Chuzzle iPhone game another match-3 puzzler, but its more style than substance

Mar 8, 2010
Games

A developer can only create the same style of match-3 puzzle game so many times before people are going to start wondering whether they have any new tricks up their sleeves. That’s why it’s hard to fault PopCap, developers of famed puzzler Bewjeweled and its sequels, for venturing out and trying something new, even if their new idea isn’t quite […]

A developer can only create the same style of match-3 puzzle game so many times before people are going to start wondering whether they have any new tricks up their sleeves. That’s why it’s hard to fault PopCap, developers of famed puzzler Bewjeweled and its sequels, for venturing out and trying something new, even if their new idea isn’t quite the iPhone game seller that Bejeweled was.

Chuzzle ($4.99) takes the match-3 formula and flips it around a bit. Instead of moving individual jewel pieces into groups of three, you move entire rows vertically or horizontally. This means that at all times, your inventory of jewels is slightly obscured. It’s disorienting the first few times you see a piece you obviously would be able to move in a classic match-3 puzzler only to realize that you’ll have to move the entire row that it sits on, thus ruining the move you wanted to make in the first place.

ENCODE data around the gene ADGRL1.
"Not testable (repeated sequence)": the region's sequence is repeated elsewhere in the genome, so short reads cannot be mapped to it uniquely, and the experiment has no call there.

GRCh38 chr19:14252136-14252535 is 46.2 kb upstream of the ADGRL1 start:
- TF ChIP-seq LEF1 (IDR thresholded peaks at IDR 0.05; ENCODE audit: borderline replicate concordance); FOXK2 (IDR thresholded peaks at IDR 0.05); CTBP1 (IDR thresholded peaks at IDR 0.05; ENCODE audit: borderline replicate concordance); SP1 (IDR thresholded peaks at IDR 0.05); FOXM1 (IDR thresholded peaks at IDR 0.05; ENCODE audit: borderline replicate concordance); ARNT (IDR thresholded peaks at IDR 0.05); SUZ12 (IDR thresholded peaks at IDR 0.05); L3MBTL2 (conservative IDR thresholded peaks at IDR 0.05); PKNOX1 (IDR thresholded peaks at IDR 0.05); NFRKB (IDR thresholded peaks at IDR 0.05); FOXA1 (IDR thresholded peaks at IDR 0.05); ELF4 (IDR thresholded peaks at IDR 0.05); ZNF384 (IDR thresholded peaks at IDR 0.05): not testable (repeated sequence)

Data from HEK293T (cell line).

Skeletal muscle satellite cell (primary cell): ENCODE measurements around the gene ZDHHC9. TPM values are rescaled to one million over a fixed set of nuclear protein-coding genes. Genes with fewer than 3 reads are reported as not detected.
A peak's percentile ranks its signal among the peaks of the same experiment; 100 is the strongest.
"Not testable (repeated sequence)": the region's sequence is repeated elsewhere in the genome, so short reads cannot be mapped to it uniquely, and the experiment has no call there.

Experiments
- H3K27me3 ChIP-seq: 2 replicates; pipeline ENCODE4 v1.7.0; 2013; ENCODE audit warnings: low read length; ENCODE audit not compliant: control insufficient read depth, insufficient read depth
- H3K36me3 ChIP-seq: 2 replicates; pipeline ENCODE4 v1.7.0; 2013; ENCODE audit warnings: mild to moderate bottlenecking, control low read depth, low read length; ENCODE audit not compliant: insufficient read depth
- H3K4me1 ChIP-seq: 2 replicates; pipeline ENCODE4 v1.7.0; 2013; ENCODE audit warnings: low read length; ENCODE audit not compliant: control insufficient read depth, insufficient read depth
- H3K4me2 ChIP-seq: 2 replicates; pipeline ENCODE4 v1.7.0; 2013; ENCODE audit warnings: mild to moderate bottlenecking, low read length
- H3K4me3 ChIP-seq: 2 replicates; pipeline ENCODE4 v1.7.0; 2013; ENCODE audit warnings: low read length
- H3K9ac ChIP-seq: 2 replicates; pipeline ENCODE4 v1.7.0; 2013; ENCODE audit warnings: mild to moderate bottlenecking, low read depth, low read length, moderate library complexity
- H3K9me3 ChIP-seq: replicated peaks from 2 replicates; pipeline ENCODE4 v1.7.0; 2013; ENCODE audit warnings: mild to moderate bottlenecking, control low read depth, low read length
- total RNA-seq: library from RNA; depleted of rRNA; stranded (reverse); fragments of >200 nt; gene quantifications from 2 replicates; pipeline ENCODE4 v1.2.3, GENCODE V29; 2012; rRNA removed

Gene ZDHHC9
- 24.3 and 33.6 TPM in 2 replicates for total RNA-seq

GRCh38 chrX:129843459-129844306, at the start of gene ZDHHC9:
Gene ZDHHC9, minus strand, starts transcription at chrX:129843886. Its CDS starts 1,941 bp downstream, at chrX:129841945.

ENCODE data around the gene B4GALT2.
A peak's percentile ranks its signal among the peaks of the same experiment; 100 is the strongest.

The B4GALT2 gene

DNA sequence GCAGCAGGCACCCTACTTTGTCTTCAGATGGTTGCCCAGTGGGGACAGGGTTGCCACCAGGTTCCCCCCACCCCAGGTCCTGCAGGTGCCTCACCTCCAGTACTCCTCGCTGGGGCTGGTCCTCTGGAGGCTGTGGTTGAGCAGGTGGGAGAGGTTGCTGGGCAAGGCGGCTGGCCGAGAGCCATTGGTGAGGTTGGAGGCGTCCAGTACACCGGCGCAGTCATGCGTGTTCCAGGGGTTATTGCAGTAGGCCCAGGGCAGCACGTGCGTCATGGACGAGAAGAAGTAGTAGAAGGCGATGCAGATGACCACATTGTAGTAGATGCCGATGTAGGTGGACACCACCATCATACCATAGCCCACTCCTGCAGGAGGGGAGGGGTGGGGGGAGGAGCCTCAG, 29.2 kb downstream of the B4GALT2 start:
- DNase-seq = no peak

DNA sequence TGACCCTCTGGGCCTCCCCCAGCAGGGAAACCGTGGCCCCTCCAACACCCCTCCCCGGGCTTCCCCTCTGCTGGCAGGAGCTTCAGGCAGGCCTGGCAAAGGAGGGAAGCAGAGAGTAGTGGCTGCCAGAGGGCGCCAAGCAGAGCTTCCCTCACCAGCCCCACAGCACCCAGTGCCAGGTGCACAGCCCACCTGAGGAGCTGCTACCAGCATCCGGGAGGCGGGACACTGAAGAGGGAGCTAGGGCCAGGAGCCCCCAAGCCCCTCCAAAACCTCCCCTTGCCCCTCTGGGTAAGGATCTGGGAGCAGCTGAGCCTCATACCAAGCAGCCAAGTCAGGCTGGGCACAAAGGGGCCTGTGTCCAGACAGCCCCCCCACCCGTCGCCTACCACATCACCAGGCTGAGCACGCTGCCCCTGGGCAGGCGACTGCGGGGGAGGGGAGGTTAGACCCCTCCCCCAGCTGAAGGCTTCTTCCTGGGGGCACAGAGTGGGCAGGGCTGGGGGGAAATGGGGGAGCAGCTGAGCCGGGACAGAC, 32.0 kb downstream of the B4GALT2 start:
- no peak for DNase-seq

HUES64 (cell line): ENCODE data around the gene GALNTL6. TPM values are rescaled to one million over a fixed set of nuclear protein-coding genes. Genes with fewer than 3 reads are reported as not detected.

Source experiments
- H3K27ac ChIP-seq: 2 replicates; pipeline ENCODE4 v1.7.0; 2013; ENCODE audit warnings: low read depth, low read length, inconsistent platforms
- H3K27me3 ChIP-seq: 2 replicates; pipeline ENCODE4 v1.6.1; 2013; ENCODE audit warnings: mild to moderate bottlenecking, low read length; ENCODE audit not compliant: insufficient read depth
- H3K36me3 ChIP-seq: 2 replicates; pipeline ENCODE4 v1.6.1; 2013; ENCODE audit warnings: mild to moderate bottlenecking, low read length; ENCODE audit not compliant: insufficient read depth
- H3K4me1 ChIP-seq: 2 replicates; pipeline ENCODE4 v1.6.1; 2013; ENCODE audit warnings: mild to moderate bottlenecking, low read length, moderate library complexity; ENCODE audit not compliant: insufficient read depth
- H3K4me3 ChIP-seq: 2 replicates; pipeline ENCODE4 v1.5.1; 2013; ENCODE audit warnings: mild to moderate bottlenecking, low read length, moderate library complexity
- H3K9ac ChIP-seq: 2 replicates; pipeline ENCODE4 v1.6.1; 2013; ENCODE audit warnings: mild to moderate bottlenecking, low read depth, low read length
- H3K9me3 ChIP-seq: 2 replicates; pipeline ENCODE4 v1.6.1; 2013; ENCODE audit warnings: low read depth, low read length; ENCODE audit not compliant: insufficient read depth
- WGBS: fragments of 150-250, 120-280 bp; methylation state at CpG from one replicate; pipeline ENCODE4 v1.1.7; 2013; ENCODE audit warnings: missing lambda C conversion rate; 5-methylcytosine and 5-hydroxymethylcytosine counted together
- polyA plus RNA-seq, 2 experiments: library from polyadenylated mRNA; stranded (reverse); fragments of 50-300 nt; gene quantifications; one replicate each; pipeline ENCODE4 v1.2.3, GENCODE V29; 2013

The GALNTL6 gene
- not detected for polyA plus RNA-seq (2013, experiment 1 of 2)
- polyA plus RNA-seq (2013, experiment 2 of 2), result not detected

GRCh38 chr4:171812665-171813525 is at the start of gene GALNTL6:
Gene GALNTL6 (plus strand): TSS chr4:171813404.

After a small adjustment period, the change doesn’t feel like it’s been made for the better. Planning out a string of combo moves, like you might in a game such as Treaures of Montezuma, becomes much more hit-or-miss when you have to literally move pieces off of your board in order to make a match. At times, it feels like the best strategy for playing Chuzzle is to simply move the rows around haphazardly until something matches up.

Additionally, while Chuzzle has several modes, the main game mode which involves you making matches and then advancing to harder difficulty levels lacks real incentive. There is no timer of any sort, and you can wait as long as you want to make a move. Seeing as there’s a “Zen” mode that lets you play endlessly and a timed mode that gives you so little time to make a move that you feel completely rushed, it feels like Chuzzle has been overstuffed with modes that don’t satisfy what anyone would want to play exactly.

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Visually, this puzzle iPhone game does have a shimmer to it. The pieces you move, the Chuzzles, are little koosh-ball looking creatures that occasionally puff up and just do their best to look adorable. The board is also brightly lit. There’s a lot to please here, aesthetically speaking. It’s a shame then that for $4.99, Chuzzle would only seem to appeal to someone who absolutely needs a cute puzzle iPhone game to play. There are cheaper or better alternatives to be had.

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Dan Kricke

Dan Kricke has been playing with electronics and writing about them for years. He loved his Sega Dreamcast and now the PlayStation 3. On the iPhone, he's a fan of sports apps and anything that offers new music.

 

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